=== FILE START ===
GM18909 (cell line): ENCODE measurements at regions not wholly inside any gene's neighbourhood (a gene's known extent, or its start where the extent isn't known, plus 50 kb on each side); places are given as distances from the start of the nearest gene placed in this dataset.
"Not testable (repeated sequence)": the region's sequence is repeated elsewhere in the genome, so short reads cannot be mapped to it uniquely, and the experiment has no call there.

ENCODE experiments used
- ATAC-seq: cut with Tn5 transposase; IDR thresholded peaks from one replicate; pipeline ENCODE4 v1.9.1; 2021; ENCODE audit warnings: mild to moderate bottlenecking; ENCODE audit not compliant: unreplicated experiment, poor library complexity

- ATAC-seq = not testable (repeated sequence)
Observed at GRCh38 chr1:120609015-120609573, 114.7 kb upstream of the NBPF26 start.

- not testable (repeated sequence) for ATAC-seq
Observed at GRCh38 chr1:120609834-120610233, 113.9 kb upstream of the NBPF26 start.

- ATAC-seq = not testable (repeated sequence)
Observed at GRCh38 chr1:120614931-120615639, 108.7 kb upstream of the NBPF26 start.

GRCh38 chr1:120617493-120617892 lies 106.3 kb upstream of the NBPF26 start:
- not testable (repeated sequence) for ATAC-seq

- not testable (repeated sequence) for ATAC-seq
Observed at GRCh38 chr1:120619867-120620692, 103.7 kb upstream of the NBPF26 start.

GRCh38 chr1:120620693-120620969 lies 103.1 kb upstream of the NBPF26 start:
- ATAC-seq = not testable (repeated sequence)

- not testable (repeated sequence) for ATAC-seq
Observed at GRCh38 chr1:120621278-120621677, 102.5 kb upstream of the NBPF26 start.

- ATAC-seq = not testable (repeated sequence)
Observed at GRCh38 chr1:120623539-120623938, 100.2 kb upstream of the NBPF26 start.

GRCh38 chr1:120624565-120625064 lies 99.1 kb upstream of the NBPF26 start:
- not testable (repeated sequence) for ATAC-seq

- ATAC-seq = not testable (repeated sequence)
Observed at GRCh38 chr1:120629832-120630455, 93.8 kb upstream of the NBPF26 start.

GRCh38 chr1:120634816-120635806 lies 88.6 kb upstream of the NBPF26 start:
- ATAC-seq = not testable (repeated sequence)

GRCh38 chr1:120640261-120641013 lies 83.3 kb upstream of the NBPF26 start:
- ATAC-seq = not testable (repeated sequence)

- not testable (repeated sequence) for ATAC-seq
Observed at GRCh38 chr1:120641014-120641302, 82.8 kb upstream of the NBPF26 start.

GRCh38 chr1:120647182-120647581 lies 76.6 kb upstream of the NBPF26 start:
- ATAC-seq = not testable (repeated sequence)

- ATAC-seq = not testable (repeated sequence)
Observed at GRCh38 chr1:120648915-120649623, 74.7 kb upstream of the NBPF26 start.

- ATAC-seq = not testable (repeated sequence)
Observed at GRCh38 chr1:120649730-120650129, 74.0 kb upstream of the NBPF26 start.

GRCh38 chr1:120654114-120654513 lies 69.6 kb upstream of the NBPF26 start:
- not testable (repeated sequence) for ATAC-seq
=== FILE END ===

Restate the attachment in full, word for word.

GM18909 (cell line): ENCODE measurements at regions not wholly inside any gene's neighbourhood (a gene's known extent, or its start where the extent isn't known, plus 50 kb on each side); places are given as distances from the start of the nearest gene placed in this dataset.
"Not testable (repeated sequence)": the region's sequence is repeated elsewhere in the genome, so short reads cannot be mapped to it uniquely, and the experiment has no call there.

ENCODE experiments used
- ATAC-seq: cut with Tn5 transposase; IDR thresholded peaks from one replicate; pipeline ENCODE4 v1.9.1; 2021; ENCODE audit warnings: mild to moderate bottlenecking; ENCODE audit not compliant: unreplicated experiment, poor library complexity

- ATAC-seq = not testable (repeated sequence)
Observed at GRCh38 chr1:120609015-120609573, 114.7 kb upstream of the NBPF26 start.

- not testable (repeated sequence) for ATAC-seq
Observed at GRCh38 chr1:120609834-120610233, 113.9 kb upstream of the NBPF26 start.

- ATAC-seq = not testable (repeated sequence)
Observed at GRCh38 chr1:120614931-120615639, 108.7 kb upstream of the NBPF26 start.

GRCh38 chr1:120617493-120617892 lies 106.3 kb upstream of the NBPF26 start:
- not testable (repeated sequence) for ATAC-seq

- not testable (repeated sequence) for ATAC-seq
Observed at GRCh38 chr1:120619867-120620692, 103.7 kb upstream of the NBPF26 start.

GRCh38 chr1:120620693-120620969 lies 103.1 kb upstream of the NBPF26 start:
- ATAC-seq = not testable (repeated sequence)

- not testable (repeated sequence) for ATAC-seq
Observed at GRCh38 chr1:120621278-120621677, 102.5 kb upstream of the NBPF26 start.

- ATAC-seq = not testable (repeated sequence)
Observed at GRCh38 chr1:120623539-120623938, 100.2 kb upstream of the NBPF26 start.

GRCh38 chr1:120624565-120625064 lies 99.1 kb upstream of the NBPF26 start:
- not testable (repeated sequence) for ATAC-seq

- ATAC-seq = not testable (repeated sequence)
Observed at GRCh38 chr1:120629832-120630455, 93.8 kb upstream of the NBPF26 start.

GRCh38 chr1:120634816-120635806 lies 88.6 kb upstream of the NBPF26 start:
- ATAC-seq = not testable (repeated sequence)

GRCh38 chr1:120640261-120641013 lies 83.3 kb upstream of the NBPF26 start:
- ATAC-seq = not testable (repeated sequence)

- not testable (repeated sequence) for ATAC-seq
Observed at GRCh38 chr1:120641014-120641302, 82.8 kb upstream of the NBPF26 start.

GRCh38 chr1:120647182-120647581 lies 76.6 kb upstream of the NBPF26 start:
- ATAC-seq = not testable (repeated sequence)

- ATAC-seq = not testable (repeated sequence)
Observed at GRCh38 chr1:120648915-120649623, 74.7 kb upstream of the NBPF26 start.

- ATAC-seq = not testable (repeated sequence)
Observed at GRCh38 chr1:120649730-120650129, 74.0 kb upstream of the NBPF26 start.

GRCh38 chr1:120654114-120654513 lies 69.6 kb upstream of the NBPF26 start:
- not testable (repeated sequence) for ATAC-seq